FDA approves HoloLens powered AR medical imaging system

November 08, 2018 // By Rich Pell
The Food and Drug Administration (FDA) has approved an augmented reality (AR) medical solution for Microsoft HoloLens for use in pre-operative surgical planning.

The OpenSight Augmented Reality System from medical imaging company Novarad (Salt Lake City, UT) is the first solution for Microsoft HoloLens to receive 510(k) clearance by the FDA for medical use. The system renders 2D, 3D, and 4D images of patients interactively while accurately overlaying them directly onto the patient's body, allowing doctors to both see the patient and into the patient simultaneously to more accurately plan surgery.

"This is transformative technology that will unite preoperative imaging with augmented reality to improve the precision, speed, and safety of medical procedures," says Dr. Wendell Gibby, Novarad CEO and co-creator of OpenSight. "This internal visualization can now be achieved without the surgeon ever making an incision, improving outcomes in a world of more precise medicine."

The system differs from previous preoperative planning systems that used virtual reality (VR). Unlike such systems, says the company, the HoloLens headset not only allows the user to simultaneously view both the 3D patient images (in AR) and the patient (reality), augmented reality also allows the user to see their complete real-world surroundings, avoiding the disorientation of virtual reality.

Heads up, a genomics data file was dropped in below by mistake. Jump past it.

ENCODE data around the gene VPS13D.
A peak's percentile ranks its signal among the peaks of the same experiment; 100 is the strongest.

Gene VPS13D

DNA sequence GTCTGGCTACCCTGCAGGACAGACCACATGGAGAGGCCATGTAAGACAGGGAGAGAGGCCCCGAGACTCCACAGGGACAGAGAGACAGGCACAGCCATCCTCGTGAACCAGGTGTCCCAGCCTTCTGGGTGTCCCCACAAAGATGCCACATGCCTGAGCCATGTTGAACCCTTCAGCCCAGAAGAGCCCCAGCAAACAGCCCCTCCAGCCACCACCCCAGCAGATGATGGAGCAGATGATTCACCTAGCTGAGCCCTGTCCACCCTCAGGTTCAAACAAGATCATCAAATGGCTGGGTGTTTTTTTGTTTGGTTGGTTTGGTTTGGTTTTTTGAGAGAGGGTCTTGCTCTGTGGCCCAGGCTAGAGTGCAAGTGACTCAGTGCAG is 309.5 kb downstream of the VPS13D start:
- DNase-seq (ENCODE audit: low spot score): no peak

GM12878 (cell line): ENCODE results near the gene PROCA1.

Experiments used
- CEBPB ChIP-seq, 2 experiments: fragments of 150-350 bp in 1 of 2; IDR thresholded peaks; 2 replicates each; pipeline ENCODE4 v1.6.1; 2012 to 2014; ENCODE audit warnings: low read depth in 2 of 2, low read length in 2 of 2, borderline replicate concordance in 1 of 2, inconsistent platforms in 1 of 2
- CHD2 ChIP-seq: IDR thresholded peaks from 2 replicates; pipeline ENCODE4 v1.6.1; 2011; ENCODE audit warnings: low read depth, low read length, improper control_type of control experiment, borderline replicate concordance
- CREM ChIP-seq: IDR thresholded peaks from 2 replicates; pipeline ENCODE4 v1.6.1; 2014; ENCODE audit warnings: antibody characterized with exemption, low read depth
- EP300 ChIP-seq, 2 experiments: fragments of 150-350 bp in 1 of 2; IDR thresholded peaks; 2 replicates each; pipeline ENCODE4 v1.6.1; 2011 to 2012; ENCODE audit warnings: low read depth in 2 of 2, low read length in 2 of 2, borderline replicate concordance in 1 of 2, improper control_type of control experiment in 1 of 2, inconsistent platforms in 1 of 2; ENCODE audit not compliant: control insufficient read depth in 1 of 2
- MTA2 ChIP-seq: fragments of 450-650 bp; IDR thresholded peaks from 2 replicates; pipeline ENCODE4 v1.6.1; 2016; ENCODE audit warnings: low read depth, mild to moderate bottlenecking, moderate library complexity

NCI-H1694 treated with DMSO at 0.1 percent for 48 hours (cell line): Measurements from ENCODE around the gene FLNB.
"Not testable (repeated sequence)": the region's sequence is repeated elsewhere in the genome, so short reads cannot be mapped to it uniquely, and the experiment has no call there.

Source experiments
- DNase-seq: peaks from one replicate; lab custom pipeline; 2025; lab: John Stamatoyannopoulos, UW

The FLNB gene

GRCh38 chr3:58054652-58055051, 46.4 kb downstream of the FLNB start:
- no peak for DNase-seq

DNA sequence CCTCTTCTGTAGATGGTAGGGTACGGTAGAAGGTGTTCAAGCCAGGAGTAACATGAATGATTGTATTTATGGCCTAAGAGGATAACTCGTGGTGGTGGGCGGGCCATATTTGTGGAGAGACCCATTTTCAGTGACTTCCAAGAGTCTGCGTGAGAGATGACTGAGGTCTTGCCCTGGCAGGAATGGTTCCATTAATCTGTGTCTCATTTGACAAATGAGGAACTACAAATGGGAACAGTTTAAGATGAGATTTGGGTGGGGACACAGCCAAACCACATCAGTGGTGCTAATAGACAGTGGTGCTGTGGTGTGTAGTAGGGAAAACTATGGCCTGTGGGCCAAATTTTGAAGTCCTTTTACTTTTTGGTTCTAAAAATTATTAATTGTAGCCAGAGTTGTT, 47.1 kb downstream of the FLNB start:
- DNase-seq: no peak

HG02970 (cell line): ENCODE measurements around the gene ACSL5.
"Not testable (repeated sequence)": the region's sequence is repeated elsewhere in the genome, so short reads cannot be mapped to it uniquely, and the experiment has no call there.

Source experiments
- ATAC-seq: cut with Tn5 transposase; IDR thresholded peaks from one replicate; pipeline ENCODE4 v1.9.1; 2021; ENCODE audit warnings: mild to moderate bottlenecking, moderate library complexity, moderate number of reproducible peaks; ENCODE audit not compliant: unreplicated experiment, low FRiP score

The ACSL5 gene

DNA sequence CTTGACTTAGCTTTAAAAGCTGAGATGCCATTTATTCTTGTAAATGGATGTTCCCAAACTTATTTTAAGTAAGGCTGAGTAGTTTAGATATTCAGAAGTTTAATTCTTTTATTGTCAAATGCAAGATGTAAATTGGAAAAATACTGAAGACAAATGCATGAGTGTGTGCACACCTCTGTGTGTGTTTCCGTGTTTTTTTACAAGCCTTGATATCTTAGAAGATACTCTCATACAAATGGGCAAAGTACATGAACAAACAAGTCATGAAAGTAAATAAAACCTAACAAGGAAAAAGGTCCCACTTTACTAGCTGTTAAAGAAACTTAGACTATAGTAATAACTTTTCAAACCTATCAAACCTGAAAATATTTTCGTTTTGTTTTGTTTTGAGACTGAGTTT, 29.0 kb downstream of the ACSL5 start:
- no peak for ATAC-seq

In addition, says the company, because the images are co-localized to the patient, augmented reality allows a much better understanding of anatomic relationships. Pre-operative planning with OpenSight makes it possible to highlight relevant anatomy and critical structures to avoid, as well as positioning virtual tools and guidance systems to more accurately plan a surgical approach.

Multiple headsets can also be shared among users, improving the training of less experienced residents. A teaching version of the software is also available that allows medical students to perform virtual dissections on cadavers.

Novarad

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